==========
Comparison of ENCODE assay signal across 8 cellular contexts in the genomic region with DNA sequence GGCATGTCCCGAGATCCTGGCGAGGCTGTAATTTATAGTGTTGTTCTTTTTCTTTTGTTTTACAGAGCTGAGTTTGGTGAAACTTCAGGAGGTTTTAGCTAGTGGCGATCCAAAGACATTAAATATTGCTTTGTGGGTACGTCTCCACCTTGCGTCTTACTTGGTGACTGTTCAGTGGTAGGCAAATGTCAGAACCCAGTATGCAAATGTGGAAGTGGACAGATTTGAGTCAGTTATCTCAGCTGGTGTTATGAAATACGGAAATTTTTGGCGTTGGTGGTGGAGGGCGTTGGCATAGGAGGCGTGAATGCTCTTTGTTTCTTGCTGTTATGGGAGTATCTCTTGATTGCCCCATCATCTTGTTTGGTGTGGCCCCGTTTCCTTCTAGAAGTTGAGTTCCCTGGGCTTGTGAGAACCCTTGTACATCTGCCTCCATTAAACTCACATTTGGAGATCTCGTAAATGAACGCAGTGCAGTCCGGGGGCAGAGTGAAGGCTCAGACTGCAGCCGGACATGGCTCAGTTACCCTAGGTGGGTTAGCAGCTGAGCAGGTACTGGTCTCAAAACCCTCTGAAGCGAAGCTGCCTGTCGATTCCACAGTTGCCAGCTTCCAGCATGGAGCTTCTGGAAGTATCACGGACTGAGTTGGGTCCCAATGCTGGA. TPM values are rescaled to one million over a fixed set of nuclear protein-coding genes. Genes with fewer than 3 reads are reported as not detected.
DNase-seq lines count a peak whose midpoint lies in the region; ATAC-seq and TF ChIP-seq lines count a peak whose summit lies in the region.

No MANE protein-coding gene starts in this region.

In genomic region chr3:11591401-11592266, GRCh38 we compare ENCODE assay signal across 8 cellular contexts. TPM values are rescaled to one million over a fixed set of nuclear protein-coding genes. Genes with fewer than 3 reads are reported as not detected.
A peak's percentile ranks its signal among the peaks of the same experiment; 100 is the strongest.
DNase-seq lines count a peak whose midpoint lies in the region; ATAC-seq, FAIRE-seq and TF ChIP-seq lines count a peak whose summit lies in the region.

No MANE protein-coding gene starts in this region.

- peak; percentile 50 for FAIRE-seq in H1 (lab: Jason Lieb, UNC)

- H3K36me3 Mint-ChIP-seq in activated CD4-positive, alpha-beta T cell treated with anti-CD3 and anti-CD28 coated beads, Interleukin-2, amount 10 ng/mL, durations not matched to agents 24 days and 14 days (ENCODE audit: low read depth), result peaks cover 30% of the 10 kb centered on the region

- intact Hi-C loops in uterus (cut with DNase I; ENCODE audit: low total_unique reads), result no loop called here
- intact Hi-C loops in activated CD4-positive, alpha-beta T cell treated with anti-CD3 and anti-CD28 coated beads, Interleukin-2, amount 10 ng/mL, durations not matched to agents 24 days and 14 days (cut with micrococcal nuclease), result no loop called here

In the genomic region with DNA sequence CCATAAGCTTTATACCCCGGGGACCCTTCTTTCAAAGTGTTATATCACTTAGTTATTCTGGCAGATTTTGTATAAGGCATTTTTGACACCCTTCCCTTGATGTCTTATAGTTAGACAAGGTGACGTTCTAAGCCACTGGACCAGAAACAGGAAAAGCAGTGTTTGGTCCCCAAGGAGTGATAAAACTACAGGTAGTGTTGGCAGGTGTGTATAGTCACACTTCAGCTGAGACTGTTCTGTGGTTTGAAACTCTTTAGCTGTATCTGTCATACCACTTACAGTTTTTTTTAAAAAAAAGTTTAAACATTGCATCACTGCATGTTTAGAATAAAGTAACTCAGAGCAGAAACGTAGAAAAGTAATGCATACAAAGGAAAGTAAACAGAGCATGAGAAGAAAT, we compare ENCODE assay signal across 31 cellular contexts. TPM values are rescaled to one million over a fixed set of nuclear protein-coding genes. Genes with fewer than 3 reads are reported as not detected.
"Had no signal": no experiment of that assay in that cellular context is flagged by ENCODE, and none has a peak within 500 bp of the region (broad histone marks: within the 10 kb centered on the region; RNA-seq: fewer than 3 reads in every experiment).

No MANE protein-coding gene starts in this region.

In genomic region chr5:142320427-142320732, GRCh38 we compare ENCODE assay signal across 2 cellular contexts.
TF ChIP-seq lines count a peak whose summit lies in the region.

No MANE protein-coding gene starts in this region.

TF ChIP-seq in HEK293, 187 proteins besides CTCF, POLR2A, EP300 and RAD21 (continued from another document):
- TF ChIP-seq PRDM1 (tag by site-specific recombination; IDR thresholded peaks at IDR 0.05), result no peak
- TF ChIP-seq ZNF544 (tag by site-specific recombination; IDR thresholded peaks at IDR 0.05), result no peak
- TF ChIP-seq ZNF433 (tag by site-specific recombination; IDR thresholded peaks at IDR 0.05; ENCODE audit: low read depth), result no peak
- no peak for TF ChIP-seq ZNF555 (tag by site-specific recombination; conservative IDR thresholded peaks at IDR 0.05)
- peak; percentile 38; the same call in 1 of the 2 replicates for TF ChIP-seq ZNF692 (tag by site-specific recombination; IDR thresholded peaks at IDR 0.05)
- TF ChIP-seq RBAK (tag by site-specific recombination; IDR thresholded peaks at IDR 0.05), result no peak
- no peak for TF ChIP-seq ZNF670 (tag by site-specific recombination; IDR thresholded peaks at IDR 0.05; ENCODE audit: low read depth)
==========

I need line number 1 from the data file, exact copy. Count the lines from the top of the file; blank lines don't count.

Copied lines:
Comparison of ENCODE assay signal across 8 cellular contexts in the genomic region with DNA sequence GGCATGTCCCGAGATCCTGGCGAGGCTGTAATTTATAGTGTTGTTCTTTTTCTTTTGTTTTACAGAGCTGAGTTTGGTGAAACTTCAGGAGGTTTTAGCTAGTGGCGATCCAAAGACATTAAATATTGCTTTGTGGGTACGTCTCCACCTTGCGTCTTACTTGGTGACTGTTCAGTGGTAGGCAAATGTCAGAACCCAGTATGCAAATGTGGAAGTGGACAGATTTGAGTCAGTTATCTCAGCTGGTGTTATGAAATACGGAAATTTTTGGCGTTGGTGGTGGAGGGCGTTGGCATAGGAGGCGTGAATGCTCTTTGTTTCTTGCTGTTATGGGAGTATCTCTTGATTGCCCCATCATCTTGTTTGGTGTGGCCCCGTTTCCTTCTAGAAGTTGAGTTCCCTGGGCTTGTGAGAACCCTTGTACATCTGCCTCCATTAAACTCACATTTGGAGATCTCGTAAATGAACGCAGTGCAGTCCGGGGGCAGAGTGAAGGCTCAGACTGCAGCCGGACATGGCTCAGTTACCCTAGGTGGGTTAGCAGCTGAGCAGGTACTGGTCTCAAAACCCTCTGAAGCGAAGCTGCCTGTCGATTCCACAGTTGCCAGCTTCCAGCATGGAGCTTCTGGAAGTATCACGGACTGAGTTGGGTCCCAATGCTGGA. TPM values are rescaled to one million over a fixed set of nuclear protein-coding genes. Genes with fewer than 3 reads are reported as not detected.